It may not be the only reason, but part of the plan is that green tea and wagashi will help keep you safe during your stay.

When you check into a Japanese inn, there are two things you can pretty much always count on to be waiting for you in your room: green tea and wagashi, as traditional Japanese sweets are called. Given how much Japan values unobtrusive hospitality and tranquil relaxation, it’s no surprise that refreshments are provided, right?

However, it turns out that sometimes there’s another reason Japanese inns provide snacks and tea, and that’s as a safety precaution. And no, the hotel’s worry isn’t that extra-hungry guests will go into a rampage without a tribute offering of sweet bean cakes, but that it might be dangerous for you to go into the bath without first partaking of the tea and wagashi.

Many Japanese inns have onsen (hot spring) baths, and even those that don’t have a supply of naturally geothermally heated water frequently have spacious bathing facilities, often with outdoor sections, landscaped gardens, or panoramic views. A nice, long soak is often the highlight of a guest’s stay, but while a dip can have rejuvenating effects, the heat can take a toll on your body if you stay in too long.

Those risks increase if you’re partially dehydrated or your blood sugar level is dipping before you get in the bath, and can sometimes lead to collapsing or fainting. That, according to a hotel industry acquaintance of Japanese Twitter user @bu_budog, is why onsen inns have tea and sweets in your room when you check in, so that you’ll get an influx of fluids and sugar before you hop in the bath.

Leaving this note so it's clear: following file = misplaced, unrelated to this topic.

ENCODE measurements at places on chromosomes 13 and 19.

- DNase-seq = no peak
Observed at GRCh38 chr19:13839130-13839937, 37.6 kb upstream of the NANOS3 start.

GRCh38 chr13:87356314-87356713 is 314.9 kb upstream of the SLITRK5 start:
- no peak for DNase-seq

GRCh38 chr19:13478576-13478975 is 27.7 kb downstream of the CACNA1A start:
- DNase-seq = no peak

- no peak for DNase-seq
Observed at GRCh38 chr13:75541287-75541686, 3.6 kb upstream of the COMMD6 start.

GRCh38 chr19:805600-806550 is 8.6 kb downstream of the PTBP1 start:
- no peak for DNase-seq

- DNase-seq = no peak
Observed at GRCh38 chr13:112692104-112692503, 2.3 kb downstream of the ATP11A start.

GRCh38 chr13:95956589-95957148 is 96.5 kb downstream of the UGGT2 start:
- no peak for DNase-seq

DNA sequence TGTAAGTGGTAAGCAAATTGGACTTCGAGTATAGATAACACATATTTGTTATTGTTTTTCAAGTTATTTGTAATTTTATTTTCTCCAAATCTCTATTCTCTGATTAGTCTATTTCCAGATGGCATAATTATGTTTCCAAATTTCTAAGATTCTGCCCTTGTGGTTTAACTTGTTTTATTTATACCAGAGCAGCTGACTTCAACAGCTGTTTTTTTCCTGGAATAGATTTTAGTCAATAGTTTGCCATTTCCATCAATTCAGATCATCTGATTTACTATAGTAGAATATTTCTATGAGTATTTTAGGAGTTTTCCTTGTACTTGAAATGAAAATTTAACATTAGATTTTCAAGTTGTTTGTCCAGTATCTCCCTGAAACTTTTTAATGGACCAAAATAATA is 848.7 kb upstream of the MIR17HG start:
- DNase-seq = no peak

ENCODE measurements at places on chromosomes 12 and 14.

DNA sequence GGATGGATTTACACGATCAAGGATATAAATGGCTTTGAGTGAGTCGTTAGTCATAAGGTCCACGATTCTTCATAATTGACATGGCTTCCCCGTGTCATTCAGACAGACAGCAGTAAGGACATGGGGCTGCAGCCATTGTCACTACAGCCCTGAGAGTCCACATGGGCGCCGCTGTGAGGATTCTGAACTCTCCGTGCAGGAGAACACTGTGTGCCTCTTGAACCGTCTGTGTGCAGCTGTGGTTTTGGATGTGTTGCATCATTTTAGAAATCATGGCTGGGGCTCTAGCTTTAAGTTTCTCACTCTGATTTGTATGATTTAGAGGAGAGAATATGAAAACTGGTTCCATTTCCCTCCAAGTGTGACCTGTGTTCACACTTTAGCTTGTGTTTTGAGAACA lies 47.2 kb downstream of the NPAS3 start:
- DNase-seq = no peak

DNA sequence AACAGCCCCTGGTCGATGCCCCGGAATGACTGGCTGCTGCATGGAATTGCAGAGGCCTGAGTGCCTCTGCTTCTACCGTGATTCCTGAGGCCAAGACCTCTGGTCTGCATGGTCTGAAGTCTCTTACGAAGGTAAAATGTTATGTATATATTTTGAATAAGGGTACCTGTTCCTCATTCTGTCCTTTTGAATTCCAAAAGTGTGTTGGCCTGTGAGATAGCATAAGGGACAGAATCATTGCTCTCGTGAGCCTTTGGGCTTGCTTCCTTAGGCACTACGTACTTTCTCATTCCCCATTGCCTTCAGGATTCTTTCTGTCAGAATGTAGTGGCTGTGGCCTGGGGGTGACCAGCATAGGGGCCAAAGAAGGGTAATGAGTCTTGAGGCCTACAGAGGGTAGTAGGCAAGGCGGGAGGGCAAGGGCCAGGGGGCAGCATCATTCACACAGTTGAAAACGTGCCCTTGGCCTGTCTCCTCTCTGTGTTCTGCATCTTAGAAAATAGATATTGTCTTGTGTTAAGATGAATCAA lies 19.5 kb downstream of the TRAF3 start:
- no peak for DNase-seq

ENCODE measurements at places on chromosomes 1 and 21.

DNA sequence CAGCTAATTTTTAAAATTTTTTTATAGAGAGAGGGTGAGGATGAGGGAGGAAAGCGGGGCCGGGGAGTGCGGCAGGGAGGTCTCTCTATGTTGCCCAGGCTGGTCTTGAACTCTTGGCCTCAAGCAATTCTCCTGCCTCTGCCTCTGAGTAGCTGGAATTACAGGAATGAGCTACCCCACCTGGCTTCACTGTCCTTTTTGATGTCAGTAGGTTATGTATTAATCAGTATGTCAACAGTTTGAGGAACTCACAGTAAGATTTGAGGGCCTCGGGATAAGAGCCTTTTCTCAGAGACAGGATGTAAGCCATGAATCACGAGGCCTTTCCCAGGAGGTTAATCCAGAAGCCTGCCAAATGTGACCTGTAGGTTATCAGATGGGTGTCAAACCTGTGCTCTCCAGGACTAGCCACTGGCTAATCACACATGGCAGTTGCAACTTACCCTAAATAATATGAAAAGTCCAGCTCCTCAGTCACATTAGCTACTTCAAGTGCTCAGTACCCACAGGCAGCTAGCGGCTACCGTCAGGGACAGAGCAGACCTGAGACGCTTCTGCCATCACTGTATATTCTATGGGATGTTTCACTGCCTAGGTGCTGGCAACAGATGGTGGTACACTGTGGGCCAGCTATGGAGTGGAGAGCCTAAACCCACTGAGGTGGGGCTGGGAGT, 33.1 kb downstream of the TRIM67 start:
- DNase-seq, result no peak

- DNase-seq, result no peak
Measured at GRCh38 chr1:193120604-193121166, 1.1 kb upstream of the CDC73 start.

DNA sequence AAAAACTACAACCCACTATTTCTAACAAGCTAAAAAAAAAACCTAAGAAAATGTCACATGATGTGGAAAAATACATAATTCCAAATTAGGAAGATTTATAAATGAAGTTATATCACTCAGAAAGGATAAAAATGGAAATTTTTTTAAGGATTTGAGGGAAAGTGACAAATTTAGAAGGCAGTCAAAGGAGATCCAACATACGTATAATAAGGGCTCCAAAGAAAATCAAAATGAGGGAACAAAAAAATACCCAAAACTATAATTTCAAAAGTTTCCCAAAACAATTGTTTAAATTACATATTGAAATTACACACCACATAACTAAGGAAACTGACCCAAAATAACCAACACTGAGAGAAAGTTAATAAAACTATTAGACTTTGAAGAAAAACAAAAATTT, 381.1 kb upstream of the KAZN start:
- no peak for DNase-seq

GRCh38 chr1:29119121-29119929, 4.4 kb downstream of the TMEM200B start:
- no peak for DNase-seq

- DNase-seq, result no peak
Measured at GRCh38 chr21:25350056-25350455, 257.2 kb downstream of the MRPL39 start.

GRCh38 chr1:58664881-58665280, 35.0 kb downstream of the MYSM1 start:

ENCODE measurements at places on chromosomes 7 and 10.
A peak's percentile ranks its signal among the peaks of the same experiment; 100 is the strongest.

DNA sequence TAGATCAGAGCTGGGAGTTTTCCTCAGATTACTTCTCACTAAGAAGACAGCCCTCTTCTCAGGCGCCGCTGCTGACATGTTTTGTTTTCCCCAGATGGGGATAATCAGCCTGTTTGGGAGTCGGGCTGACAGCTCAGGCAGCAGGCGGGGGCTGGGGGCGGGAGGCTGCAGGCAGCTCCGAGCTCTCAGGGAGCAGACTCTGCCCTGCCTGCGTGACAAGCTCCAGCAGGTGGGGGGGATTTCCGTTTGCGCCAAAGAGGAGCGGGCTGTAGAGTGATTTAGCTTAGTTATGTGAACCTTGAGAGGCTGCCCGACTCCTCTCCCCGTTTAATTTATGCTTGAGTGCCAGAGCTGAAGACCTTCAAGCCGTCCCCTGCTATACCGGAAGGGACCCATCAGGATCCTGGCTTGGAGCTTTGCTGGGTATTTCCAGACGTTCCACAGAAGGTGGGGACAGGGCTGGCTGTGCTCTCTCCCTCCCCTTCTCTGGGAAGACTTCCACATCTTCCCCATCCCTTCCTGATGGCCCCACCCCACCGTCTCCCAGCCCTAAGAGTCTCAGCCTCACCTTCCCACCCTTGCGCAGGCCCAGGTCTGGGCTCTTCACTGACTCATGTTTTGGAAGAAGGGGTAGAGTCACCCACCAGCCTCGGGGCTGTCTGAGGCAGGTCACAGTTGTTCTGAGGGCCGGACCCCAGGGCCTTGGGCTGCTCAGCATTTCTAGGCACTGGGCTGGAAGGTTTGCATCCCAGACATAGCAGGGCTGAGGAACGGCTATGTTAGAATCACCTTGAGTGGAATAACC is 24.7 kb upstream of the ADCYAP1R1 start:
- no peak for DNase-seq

@bu_budog isn’t the only person to put forth this explanation, either. Public broadcaster NHK’s Chiko-chan ni Shikarareru variety program has also discussed the importance of pre-bath green tea and wagashi, as has hot spring travel portal Onsen Paradise Kagoshima.

▼ Though caffeine is a diuretic and in excess can contribute to dehydration, those effects don’t occur on a significant scale with a single cup of green tea, making it still a net-positive in terms of hydration.

Of course, this isn’t the only reason Japanese inns put out tea and sweets. They’ve become an expected part of the travel experience, so much so that some properties don’t even really think about their bath safety benefits, and often the wagashi that’s provided is a locally made specialty, which the inn also just so happens to sell souvenir boxes of so you can take some home to your friends if you enjoyed your free sample. Still, to some hoteliers those snacks aren’t just there to satisfy your taste buds but to protect you too, and if you’re looking for justification for eating your wagashi as soon as you get into the room, now you’ve got it.

Sources: Twitter/@bu_budog via Jin, Chiko-chan ni Shikarareru, Onsen Paradise Kagoshima, Healthline
Top image: Pakutaso

Insert images: Pakutaso, Wikipedia/FlickrLickr
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